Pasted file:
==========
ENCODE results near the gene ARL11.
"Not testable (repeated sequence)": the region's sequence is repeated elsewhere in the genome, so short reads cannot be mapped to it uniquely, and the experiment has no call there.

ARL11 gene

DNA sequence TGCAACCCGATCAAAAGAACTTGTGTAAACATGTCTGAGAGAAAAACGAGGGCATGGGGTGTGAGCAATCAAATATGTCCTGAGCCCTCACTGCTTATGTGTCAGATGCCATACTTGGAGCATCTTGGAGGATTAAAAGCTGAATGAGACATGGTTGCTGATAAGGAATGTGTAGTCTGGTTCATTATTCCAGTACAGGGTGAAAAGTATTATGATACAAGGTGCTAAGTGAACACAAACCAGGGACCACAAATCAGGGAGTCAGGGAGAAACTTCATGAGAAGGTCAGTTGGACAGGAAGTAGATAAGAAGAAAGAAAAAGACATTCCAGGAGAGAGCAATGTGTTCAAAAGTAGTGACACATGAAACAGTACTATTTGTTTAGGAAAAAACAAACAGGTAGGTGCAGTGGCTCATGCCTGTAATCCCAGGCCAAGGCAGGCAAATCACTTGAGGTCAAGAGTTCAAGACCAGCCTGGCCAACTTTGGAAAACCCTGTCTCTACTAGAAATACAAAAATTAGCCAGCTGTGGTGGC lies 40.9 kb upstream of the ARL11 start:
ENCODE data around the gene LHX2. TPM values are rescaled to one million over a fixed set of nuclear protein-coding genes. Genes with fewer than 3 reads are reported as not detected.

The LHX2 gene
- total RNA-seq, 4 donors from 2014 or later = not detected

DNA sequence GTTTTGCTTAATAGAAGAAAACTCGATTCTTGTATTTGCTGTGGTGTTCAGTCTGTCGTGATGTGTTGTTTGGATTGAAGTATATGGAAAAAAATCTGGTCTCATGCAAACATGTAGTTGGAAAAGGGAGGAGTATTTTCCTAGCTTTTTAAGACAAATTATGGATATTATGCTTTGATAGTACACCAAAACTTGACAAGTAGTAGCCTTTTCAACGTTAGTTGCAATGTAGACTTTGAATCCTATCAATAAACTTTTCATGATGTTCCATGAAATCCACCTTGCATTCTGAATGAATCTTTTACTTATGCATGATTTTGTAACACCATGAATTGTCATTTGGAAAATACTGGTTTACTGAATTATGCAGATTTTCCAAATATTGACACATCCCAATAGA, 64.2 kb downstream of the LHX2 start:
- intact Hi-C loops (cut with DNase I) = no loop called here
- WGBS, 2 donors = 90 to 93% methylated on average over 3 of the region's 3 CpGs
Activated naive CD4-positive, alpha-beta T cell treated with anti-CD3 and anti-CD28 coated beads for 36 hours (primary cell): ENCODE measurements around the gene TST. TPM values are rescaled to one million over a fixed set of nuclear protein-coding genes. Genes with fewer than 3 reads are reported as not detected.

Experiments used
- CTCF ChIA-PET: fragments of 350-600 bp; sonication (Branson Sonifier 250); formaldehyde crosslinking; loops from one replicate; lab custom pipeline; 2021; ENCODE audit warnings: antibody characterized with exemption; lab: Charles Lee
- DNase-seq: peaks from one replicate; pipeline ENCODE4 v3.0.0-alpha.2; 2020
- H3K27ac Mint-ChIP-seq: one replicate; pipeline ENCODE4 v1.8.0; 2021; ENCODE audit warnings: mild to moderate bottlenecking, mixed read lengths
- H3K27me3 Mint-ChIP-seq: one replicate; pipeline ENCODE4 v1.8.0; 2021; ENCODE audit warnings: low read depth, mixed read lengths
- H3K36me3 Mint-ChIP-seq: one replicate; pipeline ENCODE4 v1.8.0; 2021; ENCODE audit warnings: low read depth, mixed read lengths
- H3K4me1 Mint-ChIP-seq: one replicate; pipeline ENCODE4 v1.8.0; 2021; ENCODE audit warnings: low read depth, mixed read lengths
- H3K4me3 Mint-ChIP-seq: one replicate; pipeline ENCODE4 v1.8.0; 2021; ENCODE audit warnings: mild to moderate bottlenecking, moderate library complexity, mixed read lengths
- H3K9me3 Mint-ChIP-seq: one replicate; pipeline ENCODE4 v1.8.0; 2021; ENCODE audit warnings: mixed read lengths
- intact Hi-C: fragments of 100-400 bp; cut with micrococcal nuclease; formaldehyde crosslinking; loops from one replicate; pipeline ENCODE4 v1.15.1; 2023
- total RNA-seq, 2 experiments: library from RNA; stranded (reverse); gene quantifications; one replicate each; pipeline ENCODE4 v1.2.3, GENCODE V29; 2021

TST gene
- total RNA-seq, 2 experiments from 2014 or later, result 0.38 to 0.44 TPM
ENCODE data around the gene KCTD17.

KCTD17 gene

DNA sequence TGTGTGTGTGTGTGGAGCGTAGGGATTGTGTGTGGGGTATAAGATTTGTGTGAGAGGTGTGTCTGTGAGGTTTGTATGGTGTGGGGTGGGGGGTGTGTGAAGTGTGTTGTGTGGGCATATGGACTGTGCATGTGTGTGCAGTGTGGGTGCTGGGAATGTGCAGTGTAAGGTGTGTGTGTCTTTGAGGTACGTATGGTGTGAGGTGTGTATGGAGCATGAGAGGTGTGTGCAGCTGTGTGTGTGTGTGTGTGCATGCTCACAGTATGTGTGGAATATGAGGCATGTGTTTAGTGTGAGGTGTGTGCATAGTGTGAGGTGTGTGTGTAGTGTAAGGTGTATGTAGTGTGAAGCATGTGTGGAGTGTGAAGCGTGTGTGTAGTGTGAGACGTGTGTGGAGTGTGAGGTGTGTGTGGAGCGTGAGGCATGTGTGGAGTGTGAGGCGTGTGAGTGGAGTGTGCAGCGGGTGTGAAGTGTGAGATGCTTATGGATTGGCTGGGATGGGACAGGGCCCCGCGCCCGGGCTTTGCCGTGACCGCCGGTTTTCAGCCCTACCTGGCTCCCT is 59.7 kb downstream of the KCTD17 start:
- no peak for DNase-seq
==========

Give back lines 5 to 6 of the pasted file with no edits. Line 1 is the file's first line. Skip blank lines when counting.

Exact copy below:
ENCODE data around the gene LHX2. TPM values are rescaled to one million over a fixed set of nuclear protein-coding genes. Genes with fewer than 3 reads are reported as not detected.

The LHX2 gene